We celebrated,  not  on  the  actual   day  -­‐   our   lifestyle   means  he  is  often  away  for  work  and  that  has  to  take  priority  over   birthdays  and  anniversaries  -­‐  with  the  purchase  of  a  freezer!   If  you  include  the  not-­‐so-­‐small  freezer  section  of  the  fridge/freezer   in   the  kitchen   this   is  now  four   freezers   he’s   treated   me   to   since   finding  ourselves  the  owners  of  an  orchard  in   France  and  yes,  they   are  all  still  in  use.    I  know  a  freezer   is  an  unusual   gift,  and  wouldn’t   be   ideal   for   many  ladies,   but   I   was   over   the   moon.     I  regularly   remind  him  how  lucky  he  is  to  have  such  a  low  maintenance  wife  -­‐  I   don’t  need  regular   dates  at  cocktail   bars,  expensive  restaurants  or   even  gifts  of   shoes,  clothes  or  handbags,  but  another   freezer  to  fill   with   our   home-­‐grown   and   homemade   produce   wins   my   heart   every  time.     I  also  know  without  a  doubt  how   lucky  I  am  to  have   him   -­‐   for   an   office   man   in   the   IT   world   he   regularly   sorts   out   anything   mechanical   from  lawnmowers  to   oil-­‐fired   boilers   to   car   engines  and  obviously  keeps  our  IT  gadgets  ticking  over  nicely  too. This  time  of  year   is  the  perfect   time   to   sort  out  and  use  up  those   bits  lurking  at   the   bottom  of  the  freezer   to  ensure   plenty  of  space   for  this  year’s  pickings.    We  have  pretty  much  eaten  all  the  potager   soups  I  made  last  summer  and  we  are  down  to  just  one  or  two  pots   of   frozen   tomato   purée   that   has   been   delicious   added   to   casseroles,  pasta  dishes  and  used  as  pizza   topping  all  winter.     With   extra  freezer   space  I’m  hoping  to   be   able   to   make  and  keep  more   this  summer.    However,  my  poorly  looking  seedlings  really  seem  to   be  suffering  from  a  lack  of  sunshine  at   the   moment,   just   like  we   are.     We  also   seem  to  have  been  invaded   by  snails  and  I’ve  been   warned  to  expect  lots  of  pests  and  beasties,  due  to  the  mild   winter   and  lack  of  serious  frosts  and  snow.     Be  warned  snails,  I’m  prepared   to  fight! In  one  freezer  I  did  find  some  old  bags   of   frozen   plum   halves   (that   will   make   a   great   tangy   jam)   plus   some  pots  of  apple  and  quince   purée  from  last   autumn  that   I  wasn’t  too  sure  what  to  do   w i t h .     I   d e c i d e d   to   experiment   with  purée  jam;   defrosted   them,   added   an   equal  amount   of   sugar   and   boiled  rapidly  for  about   five   minutes.     It   didn’t   make   a   huge   quantity   of   jam,  but   it   was   delicious   on   a   fresh   baguette   for  breakfast  so  I  don’t   expect   it   will  last   too   long.     Waste   not  want  not! For  recipes  please  email  me  at  frenchvillagediaries@gmail.com   or  visit  www.frenchvillagediaries.com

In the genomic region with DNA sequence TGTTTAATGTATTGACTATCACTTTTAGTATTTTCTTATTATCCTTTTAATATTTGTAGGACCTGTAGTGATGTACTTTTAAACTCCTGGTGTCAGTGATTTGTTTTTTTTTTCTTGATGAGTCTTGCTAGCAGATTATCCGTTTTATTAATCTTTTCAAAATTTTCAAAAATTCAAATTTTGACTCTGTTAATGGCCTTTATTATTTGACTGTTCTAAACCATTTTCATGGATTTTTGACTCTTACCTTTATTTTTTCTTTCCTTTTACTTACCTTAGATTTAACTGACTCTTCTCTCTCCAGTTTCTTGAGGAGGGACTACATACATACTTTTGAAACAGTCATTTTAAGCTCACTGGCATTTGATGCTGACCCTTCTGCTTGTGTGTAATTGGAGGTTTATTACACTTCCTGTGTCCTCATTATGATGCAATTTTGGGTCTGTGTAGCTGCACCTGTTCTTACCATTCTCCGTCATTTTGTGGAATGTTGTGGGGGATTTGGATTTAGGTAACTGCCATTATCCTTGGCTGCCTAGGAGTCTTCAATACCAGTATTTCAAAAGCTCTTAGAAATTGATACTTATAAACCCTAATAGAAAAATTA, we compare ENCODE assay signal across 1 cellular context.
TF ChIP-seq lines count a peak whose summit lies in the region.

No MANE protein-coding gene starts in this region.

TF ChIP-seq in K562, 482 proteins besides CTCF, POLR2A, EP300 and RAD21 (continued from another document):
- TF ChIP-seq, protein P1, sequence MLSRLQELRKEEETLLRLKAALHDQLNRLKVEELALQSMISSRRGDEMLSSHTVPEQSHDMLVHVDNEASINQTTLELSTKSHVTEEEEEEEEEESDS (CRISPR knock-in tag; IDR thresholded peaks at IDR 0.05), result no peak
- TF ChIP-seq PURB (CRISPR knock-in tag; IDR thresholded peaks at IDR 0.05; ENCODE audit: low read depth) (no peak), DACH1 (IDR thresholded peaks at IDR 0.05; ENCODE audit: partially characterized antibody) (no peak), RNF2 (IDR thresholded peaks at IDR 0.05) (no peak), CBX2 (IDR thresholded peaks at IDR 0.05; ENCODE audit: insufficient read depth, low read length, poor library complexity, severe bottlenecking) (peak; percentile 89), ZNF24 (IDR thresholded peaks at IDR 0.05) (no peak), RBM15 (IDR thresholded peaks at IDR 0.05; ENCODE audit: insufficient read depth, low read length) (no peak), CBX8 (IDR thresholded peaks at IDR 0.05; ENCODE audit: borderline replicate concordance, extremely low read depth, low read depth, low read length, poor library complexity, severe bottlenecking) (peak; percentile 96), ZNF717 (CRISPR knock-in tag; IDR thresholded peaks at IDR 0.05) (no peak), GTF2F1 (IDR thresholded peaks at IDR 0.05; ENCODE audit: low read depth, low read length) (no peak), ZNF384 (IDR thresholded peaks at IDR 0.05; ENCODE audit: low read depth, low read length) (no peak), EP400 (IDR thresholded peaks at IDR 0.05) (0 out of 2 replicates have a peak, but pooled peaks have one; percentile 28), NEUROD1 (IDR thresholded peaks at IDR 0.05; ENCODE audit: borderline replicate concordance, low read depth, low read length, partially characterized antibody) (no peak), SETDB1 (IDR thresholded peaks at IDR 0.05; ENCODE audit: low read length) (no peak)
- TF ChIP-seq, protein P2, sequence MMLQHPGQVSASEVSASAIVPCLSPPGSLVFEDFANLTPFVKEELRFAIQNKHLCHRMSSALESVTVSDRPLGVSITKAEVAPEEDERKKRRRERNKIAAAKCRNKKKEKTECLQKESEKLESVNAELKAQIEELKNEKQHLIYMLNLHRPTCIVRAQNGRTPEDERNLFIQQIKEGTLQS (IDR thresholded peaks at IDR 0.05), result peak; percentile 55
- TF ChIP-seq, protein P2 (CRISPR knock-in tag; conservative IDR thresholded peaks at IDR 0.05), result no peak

30 | The Deux-Sèvres Monthly


With Wimbledon   just  around  the   corner,   I  thought   I’d  look  out   the   scone  recipe  for  a  Cream  Tea!    Delicious! Makes  6-­‐8: • 30g    caster  sugar •   50g  butter • 50g  sultanas  or  dried  fruit •   225g  all-­‐purpose  flour • 150  ml    milk •   3  tsp  baking  powder • 1  egg  beaten  with  a  little  milk •   1/2  tsp  salt   Preparation: 1. Heat  the  oven  to  400F/205C/Gas  6 2. Generously  grease   a  baking   sheet   with   butter  then  sprinkle   with   flour. 3. Sieve   the   flour   into   a   roomy  baking  bowl,  add  the   cubed  butter,   the  baking  powder  and  salt.   4. Quickly  rub   the  butter   into  the   flour   using  your  fingertips  until  the   mixture  resembles  fine  breadcrumbs.

5. Add the  sugar  and  the  dried  fruits,  mix  well. 6. Make  a   well  in  the   center  and  using  a  dinner  knife,   stir  in  enough   milk  to  make  a  soft,  pliable  dough. 7. If  the  dough  is  too  sticky  sprinkle  with  a  little  flour. 8. Turn  the   mixture  on  to  a  floured  board  and  knead  very  lightly  until   just  smooth  then  lightly  roll  out  to  2cm  /  3/4"  thick. 9. Cut  rounds  with  a  7.5cm  /2"  cutter   or   cut   into   triangles  with   a   sharp   knife. 10. Place  on  the  baking   tray  and  brush   with   the   beaten   egg   and   milk   mixture.   Bake   near   the   top  of   the   hot   oven   for   15   minutes   or   until   golden  brown  and  well  risen. Cool   on  a  wire  rack  before   eating  and  serve  with  butter,  or   lashings  of   jam  and  cream.   The Deux-Sèvres Monthly | 31


Pape and His Rolling Stones

by John Sherwin

The red  wines  of  Chateauneuf-­‐du-­‐Pape